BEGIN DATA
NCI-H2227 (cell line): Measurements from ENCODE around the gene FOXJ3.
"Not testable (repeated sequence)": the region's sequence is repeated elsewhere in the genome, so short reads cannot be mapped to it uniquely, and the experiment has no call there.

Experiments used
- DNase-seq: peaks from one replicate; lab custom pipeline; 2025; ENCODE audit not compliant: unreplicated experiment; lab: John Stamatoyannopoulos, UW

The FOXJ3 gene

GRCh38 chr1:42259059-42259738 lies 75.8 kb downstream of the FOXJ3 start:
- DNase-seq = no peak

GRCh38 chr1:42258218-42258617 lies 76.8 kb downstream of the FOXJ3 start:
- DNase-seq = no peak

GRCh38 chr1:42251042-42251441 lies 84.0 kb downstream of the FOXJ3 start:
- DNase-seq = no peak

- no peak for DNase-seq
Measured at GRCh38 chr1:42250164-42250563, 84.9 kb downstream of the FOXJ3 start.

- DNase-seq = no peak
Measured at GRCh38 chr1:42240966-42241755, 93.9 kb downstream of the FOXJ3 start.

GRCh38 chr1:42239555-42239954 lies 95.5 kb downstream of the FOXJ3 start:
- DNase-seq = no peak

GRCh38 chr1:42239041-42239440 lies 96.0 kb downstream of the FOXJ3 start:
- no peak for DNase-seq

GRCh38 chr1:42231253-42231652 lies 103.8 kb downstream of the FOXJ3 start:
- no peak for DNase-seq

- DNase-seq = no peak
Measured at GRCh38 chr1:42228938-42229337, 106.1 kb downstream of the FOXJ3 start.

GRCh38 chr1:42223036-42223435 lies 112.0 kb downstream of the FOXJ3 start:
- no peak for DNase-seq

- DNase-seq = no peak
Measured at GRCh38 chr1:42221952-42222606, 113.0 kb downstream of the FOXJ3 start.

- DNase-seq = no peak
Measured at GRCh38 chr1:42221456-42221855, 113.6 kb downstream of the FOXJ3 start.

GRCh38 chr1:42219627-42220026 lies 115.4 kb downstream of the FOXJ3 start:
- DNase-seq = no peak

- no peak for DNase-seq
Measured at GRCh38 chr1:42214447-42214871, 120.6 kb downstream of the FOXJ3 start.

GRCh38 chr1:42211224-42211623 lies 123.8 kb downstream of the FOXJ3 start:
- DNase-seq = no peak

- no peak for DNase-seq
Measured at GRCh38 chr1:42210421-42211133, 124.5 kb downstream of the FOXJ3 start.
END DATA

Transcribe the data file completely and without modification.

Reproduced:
NCI-H2227 (cell line): Measurements from ENCODE around the gene FOXJ3.
"Not testable (repeated sequence)": the region's sequence is repeated elsewhere in the genome, so short reads cannot be mapped to it uniquely, and the experiment has no call there.

Experiments used
- DNase-seq: peaks from one replicate; lab custom pipeline; 2025; ENCODE audit not compliant: unreplicated experiment; lab: John Stamatoyannopoulos, UW

The FOXJ3 gene

GRCh38 chr1:42259059-42259738 lies 75.8 kb downstream of the FOXJ3 start:
- DNase-seq = no peak

GRCh38 chr1:42258218-42258617 lies 76.8 kb downstream of the FOXJ3 start:
- DNase-seq = no peak

GRCh38 chr1:42251042-42251441 lies 84.0 kb downstream of the FOXJ3 start:
- DNase-seq = no peak

- no peak for DNase-seq
Measured at GRCh38 chr1:42250164-42250563, 84.9 kb downstream of the FOXJ3 start.

- DNase-seq = no peak
Measured at GRCh38 chr1:42240966-42241755, 93.9 kb downstream of the FOXJ3 start.

GRCh38 chr1:42239555-42239954 lies 95.5 kb downstream of the FOXJ3 start:
- DNase-seq = no peak

GRCh38 chr1:42239041-42239440 lies 96.0 kb downstream of the FOXJ3 start:
- no peak for DNase-seq

GRCh38 chr1:42231253-42231652 lies 103.8 kb downstream of the FOXJ3 start:
- no peak for DNase-seq

- DNase-seq = no peak
Measured at GRCh38 chr1:42228938-42229337, 106.1 kb downstream of the FOXJ3 start.

GRCh38 chr1:42223036-42223435 lies 112.0 kb downstream of the FOXJ3 start:
- no peak for DNase-seq

- DNase-seq = no peak
Measured at GRCh38 chr1:42221952-42222606, 113.0 kb downstream of the FOXJ3 start.

- DNase-seq = no peak
Measured at GRCh38 chr1:42221456-42221855, 113.6 kb downstream of the FOXJ3 start.

GRCh38 chr1:42219627-42220026 lies 115.4 kb downstream of the FOXJ3 start:
- DNase-seq = no peak

- no peak for DNase-seq
Measured at GRCh38 chr1:42214447-42214871, 120.6 kb downstream of the FOXJ3 start.

GRCh38 chr1:42211224-42211623 lies 123.8 kb downstream of the FOXJ3 start:
- DNase-seq = no peak

- no peak for DNase-seq
Measured at GRCh38 chr1:42210421-42211133, 124.5 kb downstream of the FOXJ3 start.